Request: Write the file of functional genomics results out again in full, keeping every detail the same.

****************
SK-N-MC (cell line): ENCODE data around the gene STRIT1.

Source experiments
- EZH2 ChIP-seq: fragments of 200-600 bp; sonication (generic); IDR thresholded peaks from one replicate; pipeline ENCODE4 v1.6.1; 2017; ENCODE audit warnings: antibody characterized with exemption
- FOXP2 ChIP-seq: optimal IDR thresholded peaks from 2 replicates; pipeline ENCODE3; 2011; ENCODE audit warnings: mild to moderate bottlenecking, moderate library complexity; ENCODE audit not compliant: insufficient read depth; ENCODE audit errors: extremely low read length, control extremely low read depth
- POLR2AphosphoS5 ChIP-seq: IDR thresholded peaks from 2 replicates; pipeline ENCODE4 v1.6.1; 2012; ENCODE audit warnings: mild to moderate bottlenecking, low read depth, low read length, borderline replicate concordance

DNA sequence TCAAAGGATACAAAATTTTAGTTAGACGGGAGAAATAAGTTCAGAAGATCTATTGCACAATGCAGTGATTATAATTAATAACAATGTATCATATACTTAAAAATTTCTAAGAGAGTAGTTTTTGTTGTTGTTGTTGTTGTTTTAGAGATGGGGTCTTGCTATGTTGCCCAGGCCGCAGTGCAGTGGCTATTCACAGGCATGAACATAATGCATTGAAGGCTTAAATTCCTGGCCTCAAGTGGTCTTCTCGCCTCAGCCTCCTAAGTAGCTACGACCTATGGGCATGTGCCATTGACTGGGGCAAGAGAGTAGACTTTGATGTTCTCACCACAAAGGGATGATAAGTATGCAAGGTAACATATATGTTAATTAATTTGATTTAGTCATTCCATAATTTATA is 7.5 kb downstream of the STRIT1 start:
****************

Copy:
SK-N-MC (cell line): ENCODE data around the gene STRIT1.

Source experiments
- EZH2 ChIP-seq: fragments of 200-600 bp; sonication (generic); IDR thresholded peaks from one replicate; pipeline ENCODE4 v1.6.1; 2017; ENCODE audit warnings: antibody characterized with exemption
- FOXP2 ChIP-seq: optimal IDR thresholded peaks from 2 replicates; pipeline ENCODE3; 2011; ENCODE audit warnings: mild to moderate bottlenecking, moderate library complexity; ENCODE audit not compliant: insufficient read depth; ENCODE audit errors: extremely low read length, control extremely low read depth
- POLR2AphosphoS5 ChIP-seq: IDR thresholded peaks from 2 replicates; pipeline ENCODE4 v1.6.1; 2012; ENCODE audit warnings: mild to moderate bottlenecking, low read depth, low read length, borderline replicate concordance

DNA sequence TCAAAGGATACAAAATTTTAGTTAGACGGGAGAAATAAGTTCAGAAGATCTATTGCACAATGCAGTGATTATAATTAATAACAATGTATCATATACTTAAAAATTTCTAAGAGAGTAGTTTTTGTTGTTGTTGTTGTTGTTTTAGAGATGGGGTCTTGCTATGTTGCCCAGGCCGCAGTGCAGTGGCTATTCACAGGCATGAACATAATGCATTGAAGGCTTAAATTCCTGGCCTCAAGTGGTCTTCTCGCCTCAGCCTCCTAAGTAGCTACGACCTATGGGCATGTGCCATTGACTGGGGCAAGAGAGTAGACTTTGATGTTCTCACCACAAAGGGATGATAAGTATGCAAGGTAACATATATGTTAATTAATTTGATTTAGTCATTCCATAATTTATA is 7.5 kb downstream of the STRIT1 start: